Classic Trifle

Published November 1, 1996.

Why this recipe works:

We wanted our recipe for classic trifle to produce a dessert with a delicate and creamy texture, never heavy or wet, the flavor a subtle balance of tart fruit, slightly astringent wine, toasty almonds, and suave, eggy custard. We hit upon the strategy of baking the custard in a very shallow… read more

We wanted our recipe for classic trifle to produce a dessert with a delicate and creamy texture, never heavy or wet, the flavor a subtle balance of tart fruit, slightly astringent wine, toasty almonds, and suave, eggy custard. We hit upon the strategy of baking the custard in a very shallow layer so that the center would cook by means of the heat conducted through the bottom of the dish as well as through the sides. Thus were we able to obtain a thick, glossy, completely smooth custard with precisely the same consistency as homemade mayonnaise. As for the cake for our trifle recipe, we discovered that a delicate sponge cake like a genoise turned soggy and limp under the influence of sherry, berry juice, and custard. Much better was a drier, sturdier type of sponge cake, like a Savoy cake, which remained springy and just slightly chewy once the dessert was put together.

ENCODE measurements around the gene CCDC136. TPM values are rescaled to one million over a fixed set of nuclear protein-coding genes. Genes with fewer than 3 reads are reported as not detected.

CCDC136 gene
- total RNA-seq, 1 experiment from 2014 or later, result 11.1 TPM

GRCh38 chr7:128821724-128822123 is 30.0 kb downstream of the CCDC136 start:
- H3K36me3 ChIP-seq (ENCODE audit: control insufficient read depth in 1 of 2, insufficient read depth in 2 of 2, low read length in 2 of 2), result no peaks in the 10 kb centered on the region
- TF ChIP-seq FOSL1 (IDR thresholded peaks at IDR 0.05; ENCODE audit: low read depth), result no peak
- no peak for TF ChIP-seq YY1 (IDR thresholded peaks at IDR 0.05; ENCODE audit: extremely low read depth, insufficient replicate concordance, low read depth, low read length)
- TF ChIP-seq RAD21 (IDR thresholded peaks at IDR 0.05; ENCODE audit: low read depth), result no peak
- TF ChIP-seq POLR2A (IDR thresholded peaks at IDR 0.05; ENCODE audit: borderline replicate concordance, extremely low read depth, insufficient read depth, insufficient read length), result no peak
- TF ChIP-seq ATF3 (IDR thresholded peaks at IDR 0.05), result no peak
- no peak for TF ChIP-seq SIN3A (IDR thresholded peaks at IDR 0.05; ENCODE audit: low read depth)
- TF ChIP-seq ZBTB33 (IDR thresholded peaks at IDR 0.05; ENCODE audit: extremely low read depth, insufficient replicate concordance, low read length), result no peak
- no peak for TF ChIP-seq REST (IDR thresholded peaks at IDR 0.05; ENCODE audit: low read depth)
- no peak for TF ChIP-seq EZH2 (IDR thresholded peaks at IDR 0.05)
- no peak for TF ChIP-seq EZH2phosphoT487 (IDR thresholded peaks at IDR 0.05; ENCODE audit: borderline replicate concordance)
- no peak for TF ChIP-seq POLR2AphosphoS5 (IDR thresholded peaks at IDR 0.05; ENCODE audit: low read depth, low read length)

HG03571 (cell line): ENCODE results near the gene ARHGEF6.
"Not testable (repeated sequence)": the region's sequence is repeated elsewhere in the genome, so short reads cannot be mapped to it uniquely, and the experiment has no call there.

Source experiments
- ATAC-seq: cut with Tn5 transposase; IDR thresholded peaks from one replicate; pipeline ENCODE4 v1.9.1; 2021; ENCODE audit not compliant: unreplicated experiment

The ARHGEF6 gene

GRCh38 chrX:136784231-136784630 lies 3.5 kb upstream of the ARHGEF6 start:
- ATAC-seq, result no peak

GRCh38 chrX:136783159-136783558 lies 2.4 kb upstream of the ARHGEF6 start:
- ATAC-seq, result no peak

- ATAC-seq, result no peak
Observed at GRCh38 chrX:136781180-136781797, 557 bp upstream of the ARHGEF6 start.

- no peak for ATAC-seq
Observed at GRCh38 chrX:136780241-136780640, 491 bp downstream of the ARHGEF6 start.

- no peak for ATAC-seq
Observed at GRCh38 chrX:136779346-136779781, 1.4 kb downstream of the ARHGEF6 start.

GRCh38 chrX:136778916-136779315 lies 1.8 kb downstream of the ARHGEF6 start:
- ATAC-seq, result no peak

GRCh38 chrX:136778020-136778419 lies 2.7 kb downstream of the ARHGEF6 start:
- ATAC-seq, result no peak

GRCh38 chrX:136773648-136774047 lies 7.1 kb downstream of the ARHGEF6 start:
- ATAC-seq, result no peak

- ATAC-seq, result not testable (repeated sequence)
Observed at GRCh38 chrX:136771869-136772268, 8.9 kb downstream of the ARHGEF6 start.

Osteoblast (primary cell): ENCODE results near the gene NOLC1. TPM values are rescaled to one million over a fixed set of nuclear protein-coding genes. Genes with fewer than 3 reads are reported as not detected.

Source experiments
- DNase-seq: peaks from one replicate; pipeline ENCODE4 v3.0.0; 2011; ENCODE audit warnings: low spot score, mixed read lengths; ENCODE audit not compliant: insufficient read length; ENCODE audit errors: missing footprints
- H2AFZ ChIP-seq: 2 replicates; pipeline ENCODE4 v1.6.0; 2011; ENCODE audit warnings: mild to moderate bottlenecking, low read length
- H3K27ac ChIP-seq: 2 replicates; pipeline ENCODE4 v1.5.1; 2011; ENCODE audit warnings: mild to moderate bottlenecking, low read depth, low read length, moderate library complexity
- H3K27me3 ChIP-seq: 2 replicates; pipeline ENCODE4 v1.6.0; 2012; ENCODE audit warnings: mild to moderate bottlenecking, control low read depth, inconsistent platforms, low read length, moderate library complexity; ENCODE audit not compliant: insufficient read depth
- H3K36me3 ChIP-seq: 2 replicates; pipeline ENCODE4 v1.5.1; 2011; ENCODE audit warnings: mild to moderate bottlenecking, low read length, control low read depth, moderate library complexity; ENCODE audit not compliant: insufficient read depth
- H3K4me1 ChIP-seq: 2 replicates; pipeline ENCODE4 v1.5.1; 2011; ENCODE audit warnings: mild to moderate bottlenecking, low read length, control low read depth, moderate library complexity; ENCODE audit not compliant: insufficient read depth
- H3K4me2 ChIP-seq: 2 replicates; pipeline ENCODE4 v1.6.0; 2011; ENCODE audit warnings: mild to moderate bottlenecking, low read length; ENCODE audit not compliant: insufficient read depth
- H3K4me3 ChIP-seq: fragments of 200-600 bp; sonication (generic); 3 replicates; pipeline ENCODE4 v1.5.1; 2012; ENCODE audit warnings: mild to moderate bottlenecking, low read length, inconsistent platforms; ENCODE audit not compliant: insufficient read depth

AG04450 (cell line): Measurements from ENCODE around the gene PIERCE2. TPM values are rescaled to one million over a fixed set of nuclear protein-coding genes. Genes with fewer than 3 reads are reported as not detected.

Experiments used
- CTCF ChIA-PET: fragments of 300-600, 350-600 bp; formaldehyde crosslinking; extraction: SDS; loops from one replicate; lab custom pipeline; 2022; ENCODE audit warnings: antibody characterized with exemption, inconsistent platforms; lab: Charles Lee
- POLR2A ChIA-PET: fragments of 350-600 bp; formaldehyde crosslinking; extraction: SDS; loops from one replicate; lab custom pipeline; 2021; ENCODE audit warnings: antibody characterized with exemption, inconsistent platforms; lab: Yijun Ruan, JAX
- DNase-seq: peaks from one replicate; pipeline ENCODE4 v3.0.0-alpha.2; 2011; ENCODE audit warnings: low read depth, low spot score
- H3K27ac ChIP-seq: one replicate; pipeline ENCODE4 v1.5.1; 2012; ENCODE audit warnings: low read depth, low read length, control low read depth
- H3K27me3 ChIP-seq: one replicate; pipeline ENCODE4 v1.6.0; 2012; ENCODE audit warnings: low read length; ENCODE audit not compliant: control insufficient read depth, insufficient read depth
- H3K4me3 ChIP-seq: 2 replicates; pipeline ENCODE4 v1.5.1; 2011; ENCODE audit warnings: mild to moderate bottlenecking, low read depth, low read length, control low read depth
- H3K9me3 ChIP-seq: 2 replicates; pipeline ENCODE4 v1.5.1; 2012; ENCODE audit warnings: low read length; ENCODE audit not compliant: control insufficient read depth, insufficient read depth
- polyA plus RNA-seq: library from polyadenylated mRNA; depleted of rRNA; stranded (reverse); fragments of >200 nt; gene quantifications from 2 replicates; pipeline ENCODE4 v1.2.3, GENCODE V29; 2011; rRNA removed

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Serves 12

To make this recipe, you will need a 14- to 16-cup capacity glass trifle dish. A sixteen-by-twelve-inch half sheet pan can be used in place of the jelly roll pan called for in this recipe. Because the lemon zest needs time to infuse the cream, be sure to prepare this lemon cream mixture at least twelve hours and up to thirty-six hours before you intend to use it. This topping is less likely to break down than ordinary whipped cream, but it will begin to thin out if overbeaten.

Ingredients

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